Here’s a similar example, but using water sample data, which we can then use to relate to extracted raster values to look at relationships. It’s worthwhile to check various results along the way, as we did above. Most of the code is very similar to what we used above, including dealing with naming the distance rasters.

streams <- vect(ex("marbles/streams.shp"))
trails <- vect(ex("marbles/trails.shp"))
elev <- rast(ex("marbles/elev.tif"))
geolshp <- vect(ex("marbles/geology.shp"))
sampsf <- st_read(ex("marbles/samples.shp")) %>% 
  dplyr::select(CATOT, MGTOT, PH, TEMP, TDS)
samples <- vect(sampsf) 
strms <- rasterize(streams,elev)
tr <- rasterize(trails,elev)
geol <- rasterize(geolshp,elev,field="CLASS")
stdist <- distance(strms); names(stdist) <- "stDist"
trdist <- distance(tr); names(trdist) = "trDist"
slope <- terrain(elev, v="slope")
aspect <- terrain(elev, v="aspect")
elev_ex <- terra::extract(elev, samples) %>% dplyr::select(-ID)
slope_ex <- terra::extract(slope, samples) %>% dplyr::select(-ID)
aspect_ex <- terra::extract(aspect, samples) %>% dplyr::select(-ID)
geol_ex <- terra::extract(geol, samples) %>% dplyr::rename(geology = CLASS) %>% dplyr::select(-ID)
strD_ex <- terra::extract(stdist, samples) %>% dplyr::select(-ID)
trailD_ex <- terra::extract(trdist, samples) %>% dplyr::select(-ID)
samplePts <- cbind(samples,elev_ex,slope_ex,aspect_ex,geol_ex,strD_ex,trailD_ex)
samplePtsDF <- as.data.frame(samplePts)
##   CATOT MGTOT   PH TEMP  TDS elev     slope     aspect geology   stDist
## 1  0.80  0.02 7.74 15.3 0.16 1357  1.721006 123.690068     Qal   0.0000
## 2  0.83  0.04 7.88 14.8 0.16 1359  6.926249 337.833654     Qal  30.0000
## 3  0.83  0.04 7.47 15.1 0.12 1361  4.222687 106.389540     Qal   0.0000
## 4  0.63  0.03 7.54 15.8 0.17 1356  2.160789 353.659808     Qal   0.0000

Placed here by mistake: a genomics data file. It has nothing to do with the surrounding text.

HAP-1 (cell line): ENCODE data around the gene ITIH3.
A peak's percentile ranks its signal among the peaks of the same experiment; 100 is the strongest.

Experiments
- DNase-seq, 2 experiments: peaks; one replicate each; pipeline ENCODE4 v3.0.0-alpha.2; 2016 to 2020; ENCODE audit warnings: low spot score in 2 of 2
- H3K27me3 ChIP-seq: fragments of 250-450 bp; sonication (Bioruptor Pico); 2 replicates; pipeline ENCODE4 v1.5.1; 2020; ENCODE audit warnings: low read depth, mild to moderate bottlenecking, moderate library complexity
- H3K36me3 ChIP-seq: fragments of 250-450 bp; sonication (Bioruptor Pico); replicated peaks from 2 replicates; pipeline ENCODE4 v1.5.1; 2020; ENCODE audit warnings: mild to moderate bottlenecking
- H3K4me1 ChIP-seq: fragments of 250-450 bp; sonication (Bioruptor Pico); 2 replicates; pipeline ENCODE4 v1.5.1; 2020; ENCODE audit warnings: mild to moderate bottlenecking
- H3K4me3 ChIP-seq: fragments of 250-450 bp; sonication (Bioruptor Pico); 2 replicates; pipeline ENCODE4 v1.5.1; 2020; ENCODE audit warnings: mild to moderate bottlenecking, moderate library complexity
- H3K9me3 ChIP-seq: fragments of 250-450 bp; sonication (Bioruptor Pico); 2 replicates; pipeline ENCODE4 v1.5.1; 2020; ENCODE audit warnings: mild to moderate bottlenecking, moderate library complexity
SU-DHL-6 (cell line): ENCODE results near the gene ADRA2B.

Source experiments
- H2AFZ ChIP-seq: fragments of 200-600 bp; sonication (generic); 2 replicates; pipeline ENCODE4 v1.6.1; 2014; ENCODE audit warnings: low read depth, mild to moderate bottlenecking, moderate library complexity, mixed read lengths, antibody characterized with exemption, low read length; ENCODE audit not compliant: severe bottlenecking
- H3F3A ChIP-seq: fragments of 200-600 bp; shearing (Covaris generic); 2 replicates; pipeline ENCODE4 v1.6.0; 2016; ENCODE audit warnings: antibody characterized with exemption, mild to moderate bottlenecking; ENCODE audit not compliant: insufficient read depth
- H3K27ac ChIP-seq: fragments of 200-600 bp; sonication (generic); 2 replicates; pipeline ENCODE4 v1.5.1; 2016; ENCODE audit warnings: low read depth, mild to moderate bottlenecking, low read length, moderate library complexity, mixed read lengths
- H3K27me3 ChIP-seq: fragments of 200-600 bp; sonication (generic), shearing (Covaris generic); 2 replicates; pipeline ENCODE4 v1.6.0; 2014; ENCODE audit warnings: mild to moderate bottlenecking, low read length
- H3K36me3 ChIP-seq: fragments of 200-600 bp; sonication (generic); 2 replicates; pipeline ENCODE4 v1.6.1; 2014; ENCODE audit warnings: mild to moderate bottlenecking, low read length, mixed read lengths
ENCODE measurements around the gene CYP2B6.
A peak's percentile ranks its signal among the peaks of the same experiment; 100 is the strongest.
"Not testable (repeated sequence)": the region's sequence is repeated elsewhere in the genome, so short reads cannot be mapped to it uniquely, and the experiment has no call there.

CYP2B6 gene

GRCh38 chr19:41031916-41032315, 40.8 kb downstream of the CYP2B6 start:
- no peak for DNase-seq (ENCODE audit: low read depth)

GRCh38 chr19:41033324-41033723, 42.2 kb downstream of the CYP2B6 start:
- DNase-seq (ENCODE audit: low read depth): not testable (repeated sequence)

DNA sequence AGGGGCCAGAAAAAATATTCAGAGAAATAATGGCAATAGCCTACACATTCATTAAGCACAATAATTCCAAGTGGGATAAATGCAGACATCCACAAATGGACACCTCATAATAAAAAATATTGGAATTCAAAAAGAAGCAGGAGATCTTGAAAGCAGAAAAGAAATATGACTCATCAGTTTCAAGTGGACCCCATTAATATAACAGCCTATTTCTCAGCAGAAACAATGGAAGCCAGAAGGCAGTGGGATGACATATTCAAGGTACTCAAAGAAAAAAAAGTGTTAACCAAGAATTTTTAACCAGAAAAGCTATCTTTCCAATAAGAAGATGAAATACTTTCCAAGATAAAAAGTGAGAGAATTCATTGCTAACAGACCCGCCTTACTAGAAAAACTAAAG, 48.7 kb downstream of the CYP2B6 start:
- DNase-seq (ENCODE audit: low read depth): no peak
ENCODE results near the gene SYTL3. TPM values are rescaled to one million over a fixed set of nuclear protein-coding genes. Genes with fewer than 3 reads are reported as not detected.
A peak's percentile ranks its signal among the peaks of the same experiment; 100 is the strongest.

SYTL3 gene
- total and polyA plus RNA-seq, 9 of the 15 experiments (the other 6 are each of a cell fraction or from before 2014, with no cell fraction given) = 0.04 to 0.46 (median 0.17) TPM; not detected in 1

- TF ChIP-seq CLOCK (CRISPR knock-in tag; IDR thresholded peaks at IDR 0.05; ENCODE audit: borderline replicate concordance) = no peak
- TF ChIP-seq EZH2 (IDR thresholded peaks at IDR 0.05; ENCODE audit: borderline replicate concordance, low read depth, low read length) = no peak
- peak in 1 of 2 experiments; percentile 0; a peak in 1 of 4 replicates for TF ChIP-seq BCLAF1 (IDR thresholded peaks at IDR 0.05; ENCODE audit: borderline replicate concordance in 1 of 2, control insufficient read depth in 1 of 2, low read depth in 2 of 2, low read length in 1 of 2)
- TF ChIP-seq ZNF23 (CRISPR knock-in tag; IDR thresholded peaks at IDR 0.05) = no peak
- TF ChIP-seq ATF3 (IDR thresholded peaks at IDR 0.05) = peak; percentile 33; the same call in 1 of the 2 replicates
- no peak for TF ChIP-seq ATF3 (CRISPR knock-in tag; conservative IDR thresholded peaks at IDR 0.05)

## 5  0.67  0.06 7.67 14.0 0.14 1374  1.687605  81.869898     Qal   0.0000
## 6  0.70  0.04 7.35  7.0 0.16 1399 12.713997   4.236395    msvu 192.0937
##     trDist
## 1 169.7056
## 2 318.9044
## 3 108.1665
## 4 241.8677
## 5 150.0000
## 6 342.0526
ggplot(data=samplePtsDF, aes(x=geology,y=CATOT)) + geom_boxplot()
Dissolved calcium carbonate grouped by geology extracted at water sample points

Figure 8.14: Dissolved calcium carbonate grouped by geology extracted at water sample points

ggplot(data=samplePtsDF, aes(x=slope,y=elev,col=geology)) + geom_point()
Slope by elevation colored by extracted geology

Figure 8.15: Slope by elevation colored by extracted geology

cont <- st_as_sf(as.contour(elev, nlevels=30))
ggplot() + 
  geom_sf(data=st_as_sf(geolshp), aes(fill=CLASS)) +
  geom_sf(data=cont, col="gray") + 
  geom_sf(data=st_as_sf(streams), col="blue") +
  geom_sf(data=sampsf, aes(size=log(CATOT)))
Log(CATOT) at sample points, showing geologic units

Figure 8.16: Log(CATOT) at sample points, showing geologic units

8.5 Focal statistics

Focal (or neighborhood) work with a continuous or categorical raster to pass a moving window through it, assigning the central cell with summary statistic applied to the neighborhood, which by default is a 3x3 neighborhood (w=3) centered on the cell. One of the simplest is a low-pass filter where fun="mean". This applied to a continuous raster like elevation will look very similar to the original, so we’ll apply a larger 9x9 (w=9) window so we can see the effect: